Katie May Boyd's installation turns plastic waste into beckoning cats

A sea of beckoning cats feature in this installation by Central Saint Martins graduate Katie May Boyd.

Katie May Boyd's installation turns plastic waste into beckoning cats
The installation aimed to draw attention to the inefficiency of plastic waste recycling

Called Foreign Garbage, Boyd – who studied the Material Futures masters course – moulded the cats out of waste plastic she collected from Central Saint Martins over a period of nine months.

She wanted to create an installation that would draw attention to the inefficiency of plastic waste recycling and chose to focus on a Japanese Maneki-neko cat as a symbol of a mass-produced object that is commonly made in China.

Katie May Boyd's installation turns plastic waste into beckoning cats
Boyd chose the Maneki-neko cat as a symbol of a mass-produced object that is commonly made in China

According to her research, Boyd found that 30 per cent of waste from the UK was sent to China until March 2018 when China enacted a ban on foreign rubbish.

This created problems in the UK as the country does not have the domestic infrastructure to dispose of large quantities of waste and had previously relied on China for these purposes.

Boyd's project focuses on the disposal of expanded polystyrene by creating an alternative recycling process to make deflated polystyrene.

"Expanded polystyrene is solely used for packaging, so the root of the problem is in fact about an excess of buying rather than an excess of waste," she said.

Katie May Boyd's installation turns plastic waste into beckoning cats
Boyd's project focuses on the disposal of expanded polystyrene by creating an alternative recycling process to make deflated polystyrene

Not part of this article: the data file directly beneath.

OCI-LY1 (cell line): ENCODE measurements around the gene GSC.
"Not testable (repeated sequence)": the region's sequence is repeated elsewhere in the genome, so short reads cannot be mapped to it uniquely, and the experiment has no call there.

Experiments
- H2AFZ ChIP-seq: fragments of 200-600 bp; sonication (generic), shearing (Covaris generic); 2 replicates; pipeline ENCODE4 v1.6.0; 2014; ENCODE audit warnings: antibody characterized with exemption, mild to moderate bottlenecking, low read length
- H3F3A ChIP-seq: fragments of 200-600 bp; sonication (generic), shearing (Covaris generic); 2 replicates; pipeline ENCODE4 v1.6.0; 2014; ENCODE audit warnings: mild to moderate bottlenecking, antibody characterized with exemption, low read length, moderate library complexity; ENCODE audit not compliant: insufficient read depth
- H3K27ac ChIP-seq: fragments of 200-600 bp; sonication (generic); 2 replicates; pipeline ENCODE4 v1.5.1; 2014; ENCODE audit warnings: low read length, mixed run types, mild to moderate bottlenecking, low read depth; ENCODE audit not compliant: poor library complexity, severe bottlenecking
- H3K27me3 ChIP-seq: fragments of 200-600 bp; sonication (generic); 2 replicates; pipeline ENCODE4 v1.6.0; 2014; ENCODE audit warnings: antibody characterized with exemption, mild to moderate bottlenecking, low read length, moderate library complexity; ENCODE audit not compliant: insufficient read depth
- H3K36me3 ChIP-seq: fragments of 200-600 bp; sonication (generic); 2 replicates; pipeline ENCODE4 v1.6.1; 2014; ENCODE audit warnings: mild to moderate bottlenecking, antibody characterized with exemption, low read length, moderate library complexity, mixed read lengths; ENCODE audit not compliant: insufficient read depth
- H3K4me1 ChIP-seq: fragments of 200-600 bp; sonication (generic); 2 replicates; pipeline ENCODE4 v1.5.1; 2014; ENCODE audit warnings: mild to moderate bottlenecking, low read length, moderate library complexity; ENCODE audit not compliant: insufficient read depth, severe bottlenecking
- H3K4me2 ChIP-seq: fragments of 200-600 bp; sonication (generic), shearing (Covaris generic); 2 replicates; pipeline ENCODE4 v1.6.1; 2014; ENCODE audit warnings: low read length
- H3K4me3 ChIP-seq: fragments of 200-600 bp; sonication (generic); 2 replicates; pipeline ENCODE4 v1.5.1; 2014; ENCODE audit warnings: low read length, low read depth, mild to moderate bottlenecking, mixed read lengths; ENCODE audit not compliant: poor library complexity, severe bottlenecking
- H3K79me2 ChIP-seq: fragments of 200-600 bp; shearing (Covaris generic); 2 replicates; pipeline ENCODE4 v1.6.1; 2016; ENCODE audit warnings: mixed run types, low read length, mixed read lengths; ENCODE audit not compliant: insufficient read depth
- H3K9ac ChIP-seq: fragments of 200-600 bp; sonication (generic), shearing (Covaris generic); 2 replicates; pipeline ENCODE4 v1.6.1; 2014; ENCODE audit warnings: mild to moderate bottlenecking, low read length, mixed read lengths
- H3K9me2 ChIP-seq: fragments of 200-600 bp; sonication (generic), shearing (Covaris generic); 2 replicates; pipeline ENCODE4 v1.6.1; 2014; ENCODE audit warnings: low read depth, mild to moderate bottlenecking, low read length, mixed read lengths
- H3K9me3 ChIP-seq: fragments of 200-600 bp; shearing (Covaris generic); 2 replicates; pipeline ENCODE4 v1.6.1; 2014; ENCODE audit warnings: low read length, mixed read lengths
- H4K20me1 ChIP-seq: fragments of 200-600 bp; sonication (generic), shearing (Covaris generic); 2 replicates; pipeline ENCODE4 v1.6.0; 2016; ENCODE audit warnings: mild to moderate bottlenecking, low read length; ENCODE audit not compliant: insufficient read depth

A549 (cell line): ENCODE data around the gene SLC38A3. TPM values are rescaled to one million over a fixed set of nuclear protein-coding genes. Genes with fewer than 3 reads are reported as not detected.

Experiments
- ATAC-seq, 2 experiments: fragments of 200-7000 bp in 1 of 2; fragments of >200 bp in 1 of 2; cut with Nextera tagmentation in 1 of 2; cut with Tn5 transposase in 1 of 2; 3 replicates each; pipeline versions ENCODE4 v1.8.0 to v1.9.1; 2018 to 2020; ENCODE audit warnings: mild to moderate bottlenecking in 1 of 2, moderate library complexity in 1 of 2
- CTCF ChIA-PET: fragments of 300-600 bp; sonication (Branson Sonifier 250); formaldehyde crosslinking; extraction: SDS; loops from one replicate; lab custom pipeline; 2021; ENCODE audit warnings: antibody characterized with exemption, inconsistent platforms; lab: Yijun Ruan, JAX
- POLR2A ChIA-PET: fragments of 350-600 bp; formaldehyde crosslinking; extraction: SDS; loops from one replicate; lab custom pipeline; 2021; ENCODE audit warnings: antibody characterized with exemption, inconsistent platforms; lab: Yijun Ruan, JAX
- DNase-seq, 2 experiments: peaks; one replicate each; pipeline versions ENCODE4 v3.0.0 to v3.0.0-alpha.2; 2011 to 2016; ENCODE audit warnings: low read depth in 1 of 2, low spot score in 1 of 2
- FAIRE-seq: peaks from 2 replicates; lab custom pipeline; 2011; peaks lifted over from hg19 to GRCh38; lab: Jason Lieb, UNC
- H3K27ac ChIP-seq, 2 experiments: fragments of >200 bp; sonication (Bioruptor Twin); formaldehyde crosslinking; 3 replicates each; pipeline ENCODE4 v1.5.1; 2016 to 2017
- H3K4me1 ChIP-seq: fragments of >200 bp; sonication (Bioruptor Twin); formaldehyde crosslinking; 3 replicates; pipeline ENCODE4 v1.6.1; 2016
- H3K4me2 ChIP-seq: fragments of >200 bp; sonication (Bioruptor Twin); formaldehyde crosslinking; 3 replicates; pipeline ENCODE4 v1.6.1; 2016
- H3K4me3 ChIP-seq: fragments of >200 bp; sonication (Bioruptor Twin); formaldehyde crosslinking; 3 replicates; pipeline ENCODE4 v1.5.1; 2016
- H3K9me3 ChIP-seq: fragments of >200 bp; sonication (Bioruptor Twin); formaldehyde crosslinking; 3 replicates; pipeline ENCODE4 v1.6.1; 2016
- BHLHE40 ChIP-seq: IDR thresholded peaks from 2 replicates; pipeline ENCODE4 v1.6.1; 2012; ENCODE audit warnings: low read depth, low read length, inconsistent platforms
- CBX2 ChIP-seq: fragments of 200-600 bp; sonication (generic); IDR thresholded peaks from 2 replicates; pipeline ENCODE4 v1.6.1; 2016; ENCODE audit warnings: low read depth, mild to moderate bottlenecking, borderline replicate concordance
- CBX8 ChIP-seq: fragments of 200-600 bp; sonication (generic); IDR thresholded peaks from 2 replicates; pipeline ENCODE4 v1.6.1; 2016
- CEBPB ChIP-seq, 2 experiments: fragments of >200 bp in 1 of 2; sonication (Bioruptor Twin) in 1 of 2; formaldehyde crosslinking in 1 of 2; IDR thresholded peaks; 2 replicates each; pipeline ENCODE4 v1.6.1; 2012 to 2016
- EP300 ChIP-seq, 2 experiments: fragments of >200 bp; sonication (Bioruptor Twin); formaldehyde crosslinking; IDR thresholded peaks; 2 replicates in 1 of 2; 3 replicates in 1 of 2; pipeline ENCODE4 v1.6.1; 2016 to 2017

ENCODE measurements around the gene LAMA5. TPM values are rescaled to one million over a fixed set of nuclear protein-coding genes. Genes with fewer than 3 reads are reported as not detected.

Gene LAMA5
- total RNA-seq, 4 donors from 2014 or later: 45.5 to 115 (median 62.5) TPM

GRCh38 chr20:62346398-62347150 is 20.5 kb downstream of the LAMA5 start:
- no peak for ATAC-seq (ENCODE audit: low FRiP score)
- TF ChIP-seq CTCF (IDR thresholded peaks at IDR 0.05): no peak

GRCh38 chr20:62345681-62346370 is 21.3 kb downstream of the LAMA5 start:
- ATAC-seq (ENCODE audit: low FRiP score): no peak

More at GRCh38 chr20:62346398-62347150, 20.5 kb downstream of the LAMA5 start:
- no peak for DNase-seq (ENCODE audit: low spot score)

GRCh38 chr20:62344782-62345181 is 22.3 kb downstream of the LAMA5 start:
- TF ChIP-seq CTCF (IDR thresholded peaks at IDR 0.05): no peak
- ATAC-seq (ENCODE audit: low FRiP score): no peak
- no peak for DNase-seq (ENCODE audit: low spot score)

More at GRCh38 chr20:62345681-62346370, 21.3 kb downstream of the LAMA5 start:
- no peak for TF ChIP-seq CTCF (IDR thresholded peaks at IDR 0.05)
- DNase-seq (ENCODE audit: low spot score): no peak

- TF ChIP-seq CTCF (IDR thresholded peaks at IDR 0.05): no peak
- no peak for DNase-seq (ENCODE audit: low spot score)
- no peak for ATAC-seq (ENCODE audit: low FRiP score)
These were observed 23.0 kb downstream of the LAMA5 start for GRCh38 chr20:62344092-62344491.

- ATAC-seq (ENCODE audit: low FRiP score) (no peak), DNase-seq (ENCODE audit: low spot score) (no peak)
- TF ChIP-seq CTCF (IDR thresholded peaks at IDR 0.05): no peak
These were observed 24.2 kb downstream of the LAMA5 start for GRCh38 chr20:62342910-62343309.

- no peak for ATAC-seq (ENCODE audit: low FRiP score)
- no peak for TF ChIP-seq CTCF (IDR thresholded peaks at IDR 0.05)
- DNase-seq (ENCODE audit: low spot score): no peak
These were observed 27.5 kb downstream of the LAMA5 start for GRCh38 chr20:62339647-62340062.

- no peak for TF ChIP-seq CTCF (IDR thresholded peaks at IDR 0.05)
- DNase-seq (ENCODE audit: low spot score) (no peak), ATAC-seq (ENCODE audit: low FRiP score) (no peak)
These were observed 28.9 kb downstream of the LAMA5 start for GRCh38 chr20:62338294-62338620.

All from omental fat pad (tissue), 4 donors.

"By taking a product that is symbolic of 'Made in China' manufacturing and making it with the waste that was intended to be sent to them, we can start to question the status quo around how we treat materials like plastic and start to think of the absurdity of shipping these products around the globe," she continued.

To create the beckoning cats, Boyd dissolved the waste plastic using a chemical dissolution technique before recasting the plastic in a mould.

Katie May Boyd's installation turns plastic waste into beckoning cats
Boyd dissolved the waste plastic using a chemical dissolution technique before recasting the plastic in a mould

Boyd chose to dissolve the material because common methods of recycling – requiring melting to form sheets and then cutting out forms – create waste.

"The great thing is that the resulting deflated polystyrene is circular and can go back into the process to be moulded time after time," she told Dezeen.

"The process doesn't use any heat or pressure, which I wanted to stay away from to avoid the common practice of recycling by just melting things down into sheet material, which then needs to be cut, creating more waste," she explained.

Katie May Boyd's installation turns plastic waste into beckoning cats
Boyd chose to dissolve the polystyrene using chemical dissolution as common methods of recycling create excess waste

Waste is increasingly explored and discussed as a design topic. Earlier this year, Spanish designer Adolfo Correa created a Hawaiian shirt made from recycled plastic, while Adidas has continued its collaboration with environmental initiative Parley for the Oceans by creating a Manchester United Football Club kit from recycled ocean plastic.